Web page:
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Space... the final frontier for pupils at Friends School

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Friends’ School took a giant leap recently when they launched a pupil into space. Sort of.

The school, who won fame with their lipdub YouTube video last year, have got the camera out once again and created a fantastic new video for YouTube - FSL student goes into space.

The Friends space mission video has been dedicated to a former pupil, Craig Lewsley, who sadly died in a road accident last year during his third year as a medical student at Queen’s University.

Last year Friends’ teacher Steven Robinson had an idea to send a piece of the school into space. The topic was deemed by many as ridiculous, and yet a few weeks later Mr Robinson took centre stage during main assembly, and unveiled plans to put FSL amongst the stars.

Based on the literal sense of the school motto which is ‘Seek the things that are above’ the aim of the project was to send a school flag, made up of 1,000 signatures to the edge of space.

Mr Robinson was inspired by the London 2012 Olympics. It was during the opening ceremony that he was motivated by a countdown, taking in numbers from around London and thought it would be an excellent way of representing different aspects of school life in the video.

Year 12 pupils, Aimée Lenfestey, Natasha Crumlish and Jessica Peel, with the guidance of Mr Robinson and past pupil Matt Good, started work on a countdown video. The video would feature a mixture of still images, stop-motion and video to countdown from 30 and feature various aspects of school life.

There was even a surprise visit from past pupil Stephen Ferris who represented the number six in his Irish rugby jersey.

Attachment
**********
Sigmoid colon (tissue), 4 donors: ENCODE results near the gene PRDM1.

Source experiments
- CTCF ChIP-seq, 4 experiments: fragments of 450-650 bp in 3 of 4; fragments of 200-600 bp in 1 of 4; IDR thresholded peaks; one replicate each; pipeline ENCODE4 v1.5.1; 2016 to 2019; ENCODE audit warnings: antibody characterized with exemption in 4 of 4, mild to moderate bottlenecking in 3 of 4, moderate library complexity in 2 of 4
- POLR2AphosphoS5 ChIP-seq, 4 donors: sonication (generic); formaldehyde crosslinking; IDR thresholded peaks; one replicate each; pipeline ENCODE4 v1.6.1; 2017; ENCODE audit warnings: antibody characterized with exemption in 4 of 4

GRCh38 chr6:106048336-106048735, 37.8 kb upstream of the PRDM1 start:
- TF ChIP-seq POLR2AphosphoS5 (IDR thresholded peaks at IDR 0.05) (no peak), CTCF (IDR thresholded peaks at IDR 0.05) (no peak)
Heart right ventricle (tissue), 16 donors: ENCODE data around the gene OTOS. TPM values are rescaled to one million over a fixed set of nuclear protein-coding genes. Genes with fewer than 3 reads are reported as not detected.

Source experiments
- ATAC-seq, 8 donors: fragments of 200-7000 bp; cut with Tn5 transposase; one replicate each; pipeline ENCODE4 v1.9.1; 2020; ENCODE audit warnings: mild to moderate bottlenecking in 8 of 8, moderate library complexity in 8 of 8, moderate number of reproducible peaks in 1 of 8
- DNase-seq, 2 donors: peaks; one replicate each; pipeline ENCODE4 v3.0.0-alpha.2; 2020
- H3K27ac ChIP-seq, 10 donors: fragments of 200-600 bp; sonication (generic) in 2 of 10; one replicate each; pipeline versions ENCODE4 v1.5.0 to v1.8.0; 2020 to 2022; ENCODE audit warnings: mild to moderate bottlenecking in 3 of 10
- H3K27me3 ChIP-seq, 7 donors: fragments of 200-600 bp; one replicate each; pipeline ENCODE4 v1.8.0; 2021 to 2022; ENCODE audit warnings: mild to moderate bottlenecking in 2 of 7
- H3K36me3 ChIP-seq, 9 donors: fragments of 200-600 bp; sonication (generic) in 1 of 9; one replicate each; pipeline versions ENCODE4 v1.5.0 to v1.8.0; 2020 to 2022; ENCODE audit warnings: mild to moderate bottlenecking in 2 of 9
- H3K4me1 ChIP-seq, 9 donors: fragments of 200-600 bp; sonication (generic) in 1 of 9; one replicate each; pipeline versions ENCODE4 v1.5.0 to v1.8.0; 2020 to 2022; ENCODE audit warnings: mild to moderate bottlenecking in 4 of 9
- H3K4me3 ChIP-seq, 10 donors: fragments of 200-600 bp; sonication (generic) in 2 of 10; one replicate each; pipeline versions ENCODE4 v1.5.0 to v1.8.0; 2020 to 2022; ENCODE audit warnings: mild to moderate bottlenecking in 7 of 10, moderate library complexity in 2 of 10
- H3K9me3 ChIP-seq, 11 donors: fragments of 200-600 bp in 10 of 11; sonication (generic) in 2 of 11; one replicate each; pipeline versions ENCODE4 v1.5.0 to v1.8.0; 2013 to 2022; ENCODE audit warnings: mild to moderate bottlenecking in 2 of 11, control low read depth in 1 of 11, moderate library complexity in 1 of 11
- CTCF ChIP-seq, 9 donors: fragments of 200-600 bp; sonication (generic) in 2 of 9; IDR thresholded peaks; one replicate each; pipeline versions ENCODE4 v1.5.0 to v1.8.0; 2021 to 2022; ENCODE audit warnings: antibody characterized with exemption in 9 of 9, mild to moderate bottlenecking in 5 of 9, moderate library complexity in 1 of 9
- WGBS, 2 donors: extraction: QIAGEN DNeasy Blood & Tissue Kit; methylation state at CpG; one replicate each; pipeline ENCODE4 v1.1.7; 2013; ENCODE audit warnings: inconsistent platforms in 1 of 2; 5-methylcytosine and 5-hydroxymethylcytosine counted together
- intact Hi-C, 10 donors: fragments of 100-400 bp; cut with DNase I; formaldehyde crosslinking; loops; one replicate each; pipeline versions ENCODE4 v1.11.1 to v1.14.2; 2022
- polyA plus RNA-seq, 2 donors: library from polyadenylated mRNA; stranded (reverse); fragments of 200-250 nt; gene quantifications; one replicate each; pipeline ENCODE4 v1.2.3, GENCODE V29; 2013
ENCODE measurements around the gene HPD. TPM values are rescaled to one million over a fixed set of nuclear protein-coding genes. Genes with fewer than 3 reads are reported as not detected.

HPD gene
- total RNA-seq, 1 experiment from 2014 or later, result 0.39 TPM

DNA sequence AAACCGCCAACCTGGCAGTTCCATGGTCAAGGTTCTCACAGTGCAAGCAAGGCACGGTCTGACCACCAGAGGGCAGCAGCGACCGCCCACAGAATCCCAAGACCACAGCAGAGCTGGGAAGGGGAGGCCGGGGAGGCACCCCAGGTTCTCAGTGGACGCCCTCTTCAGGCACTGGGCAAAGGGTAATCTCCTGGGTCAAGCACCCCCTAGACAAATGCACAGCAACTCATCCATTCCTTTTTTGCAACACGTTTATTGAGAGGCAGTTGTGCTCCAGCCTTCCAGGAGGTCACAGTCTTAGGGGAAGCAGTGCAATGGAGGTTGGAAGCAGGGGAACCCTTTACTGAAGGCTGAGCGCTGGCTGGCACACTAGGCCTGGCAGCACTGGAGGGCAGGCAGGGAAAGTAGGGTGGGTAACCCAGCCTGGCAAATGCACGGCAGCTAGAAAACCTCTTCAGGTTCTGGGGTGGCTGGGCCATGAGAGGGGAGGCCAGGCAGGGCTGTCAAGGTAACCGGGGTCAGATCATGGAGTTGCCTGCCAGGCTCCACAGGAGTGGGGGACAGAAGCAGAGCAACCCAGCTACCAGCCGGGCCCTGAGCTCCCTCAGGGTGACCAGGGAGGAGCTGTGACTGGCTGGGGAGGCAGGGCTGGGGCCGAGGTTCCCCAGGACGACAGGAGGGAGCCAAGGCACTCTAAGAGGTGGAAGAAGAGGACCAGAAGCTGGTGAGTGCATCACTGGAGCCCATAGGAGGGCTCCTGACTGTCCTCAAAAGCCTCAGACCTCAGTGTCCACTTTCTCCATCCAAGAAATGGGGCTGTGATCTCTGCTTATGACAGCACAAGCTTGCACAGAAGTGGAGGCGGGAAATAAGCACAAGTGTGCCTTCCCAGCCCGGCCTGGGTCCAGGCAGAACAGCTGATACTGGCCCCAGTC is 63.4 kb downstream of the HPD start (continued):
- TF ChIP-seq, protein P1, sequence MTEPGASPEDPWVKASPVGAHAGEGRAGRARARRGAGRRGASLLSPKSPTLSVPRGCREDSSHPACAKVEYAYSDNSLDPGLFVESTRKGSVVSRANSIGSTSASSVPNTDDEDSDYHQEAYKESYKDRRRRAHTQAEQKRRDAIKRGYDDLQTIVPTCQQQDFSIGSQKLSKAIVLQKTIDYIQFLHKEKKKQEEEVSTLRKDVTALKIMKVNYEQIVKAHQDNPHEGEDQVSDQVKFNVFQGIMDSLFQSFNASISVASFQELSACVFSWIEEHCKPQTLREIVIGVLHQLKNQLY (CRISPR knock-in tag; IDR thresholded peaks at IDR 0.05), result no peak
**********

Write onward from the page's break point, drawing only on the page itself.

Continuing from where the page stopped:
The rest of the team was made up of 16 Year 14 pupils, who quickly started work on the capsule, school flag and the launch day itself.

“Soon we had a large flag, covered in the signatures of the entire school, ready to be placed into a custom-built space capsule constructed by Gareth Mercer with the assistance of Mr Wilson,” explained student Jessica Peel.

“Launch day was incredibly hectic, with everyone trying to lend a hand in any way possible. Jordan Fitzpatrick was dressed in an astronaut costume, while pupils dressed in black lead a huge weather balloon across to the rugby pitch while the entirety of school, including teachers, formed a human FSL shape.

“The next few hours were spent tracking the capsule. Everything was going to plan, and when the GPS revealed that the capsule had landed in the Irish Sea and was quickly drifting towards the NI coast. Boat rescue missions were attempted, but all made in vain. The capsule was just out of our grasp, and the waves out at sea made spotting the rocket an impossible task.

“An English family had discovered a mysterious object amongst the rocks when looking for driftwood in Scotland. The mission was back on, and a team comprising of Peter Ferguson, Ben McKee, Martyn Bothwell, Jessica Peel and Matt Good accompanied Mr McKay, Mr Gamble and Mr Robinson embarked on a very sudden rescue mission.”

With the capsule rescued, work began to piece together the video that would soon be sweeping social media.

The principal of Friends’ School, Mrs Elizabeth Dickson, said she was impressed by the finished product. “There was great excitement in school on the day that the weather balloon, carrying the capsule holding the Friends’ School flag and the two GoPro cameras to film the journey, was launched into space,” she said.

“The idea of an astronaut going up into space captured the imagination of the whole school community. A great deal of work took place in planning the launch of the weather balloon and very many pupils were involved in recording the countdown prior to lift off.

“Once again, Stephen Robinson and Matt Good have demonstrated their ingenuity and flair and there can only be huge admiration for the creativity and skill of all involved.”

 

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